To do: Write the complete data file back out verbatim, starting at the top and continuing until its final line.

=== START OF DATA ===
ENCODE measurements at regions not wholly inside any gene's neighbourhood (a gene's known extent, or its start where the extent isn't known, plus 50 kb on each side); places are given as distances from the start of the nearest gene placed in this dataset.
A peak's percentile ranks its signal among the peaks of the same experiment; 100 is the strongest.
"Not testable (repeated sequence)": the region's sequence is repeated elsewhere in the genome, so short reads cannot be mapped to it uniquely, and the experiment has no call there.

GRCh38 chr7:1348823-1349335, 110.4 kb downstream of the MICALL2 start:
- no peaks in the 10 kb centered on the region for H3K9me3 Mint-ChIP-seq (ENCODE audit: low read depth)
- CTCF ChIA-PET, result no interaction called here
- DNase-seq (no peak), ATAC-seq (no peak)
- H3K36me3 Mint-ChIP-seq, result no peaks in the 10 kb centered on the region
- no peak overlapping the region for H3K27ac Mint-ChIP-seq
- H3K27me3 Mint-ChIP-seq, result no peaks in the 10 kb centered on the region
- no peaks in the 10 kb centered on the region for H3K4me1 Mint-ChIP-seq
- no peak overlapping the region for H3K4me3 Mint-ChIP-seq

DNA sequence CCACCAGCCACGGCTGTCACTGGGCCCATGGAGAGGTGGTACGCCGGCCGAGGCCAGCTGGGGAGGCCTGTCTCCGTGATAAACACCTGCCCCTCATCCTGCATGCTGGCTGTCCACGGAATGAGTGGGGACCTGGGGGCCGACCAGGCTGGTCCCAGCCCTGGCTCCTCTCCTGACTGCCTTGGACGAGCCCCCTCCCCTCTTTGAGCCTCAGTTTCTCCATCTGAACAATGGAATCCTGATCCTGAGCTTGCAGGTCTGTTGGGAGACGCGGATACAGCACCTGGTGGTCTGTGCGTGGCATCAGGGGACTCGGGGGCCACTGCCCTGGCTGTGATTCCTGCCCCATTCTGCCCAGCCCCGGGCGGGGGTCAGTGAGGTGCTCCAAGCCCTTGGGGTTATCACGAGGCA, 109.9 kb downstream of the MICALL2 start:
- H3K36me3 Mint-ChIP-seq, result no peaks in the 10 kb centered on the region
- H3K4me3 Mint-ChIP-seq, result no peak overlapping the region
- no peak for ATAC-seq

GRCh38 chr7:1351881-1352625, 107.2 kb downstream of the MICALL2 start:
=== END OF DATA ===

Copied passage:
ENCODE measurements at regions not wholly inside any gene's neighbourhood (a gene's known extent, or its start where the extent isn't known, plus 50 kb on each side); places are given as distances from the start of the nearest gene placed in this dataset.
A peak's percentile ranks its signal among the peaks of the same experiment; 100 is the strongest.
"Not testable (repeated sequence)": the region's sequence is repeated elsewhere in the genome, so short reads cannot be mapped to it uniquely, and the experiment has no call there.

GRCh38 chr7:1348823-1349335, 110.4 kb downstream of the MICALL2 start:
- no peaks in the 10 kb centered on the region for H3K9me3 Mint-ChIP-seq (ENCODE audit: low read depth)
- CTCF ChIA-PET, result no interaction called here
- DNase-seq (no peak), ATAC-seq (no peak)
- H3K36me3 Mint-ChIP-seq, result no peaks in the 10 kb centered on the region
- no peak overlapping the region for H3K27ac Mint-ChIP-seq
- H3K27me3 Mint-ChIP-seq, result no peaks in the 10 kb centered on the region
- no peaks in the 10 kb centered on the region for H3K4me1 Mint-ChIP-seq
- no peak overlapping the region for H3K4me3 Mint-ChIP-seq

DNA sequence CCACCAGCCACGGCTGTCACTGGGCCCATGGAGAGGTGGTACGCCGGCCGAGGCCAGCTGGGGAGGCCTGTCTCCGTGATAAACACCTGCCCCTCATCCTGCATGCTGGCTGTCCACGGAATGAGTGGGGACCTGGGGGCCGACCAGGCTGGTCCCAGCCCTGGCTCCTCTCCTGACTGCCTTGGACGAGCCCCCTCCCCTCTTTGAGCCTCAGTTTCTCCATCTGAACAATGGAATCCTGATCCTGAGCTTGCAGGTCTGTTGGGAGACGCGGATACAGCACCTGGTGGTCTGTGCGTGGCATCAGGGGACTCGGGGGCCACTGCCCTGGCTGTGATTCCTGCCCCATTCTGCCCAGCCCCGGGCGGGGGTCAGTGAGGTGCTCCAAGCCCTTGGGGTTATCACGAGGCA, 109.9 kb downstream of the MICALL2 start:
- H3K36me3 Mint-ChIP-seq, result no peaks in the 10 kb centered on the region
- H3K4me3 Mint-ChIP-seq, result no peak overlapping the region
- no peak for ATAC-seq

GRCh38 chr7:1351881-1352625, 107.2 kb downstream of the MICALL2 start: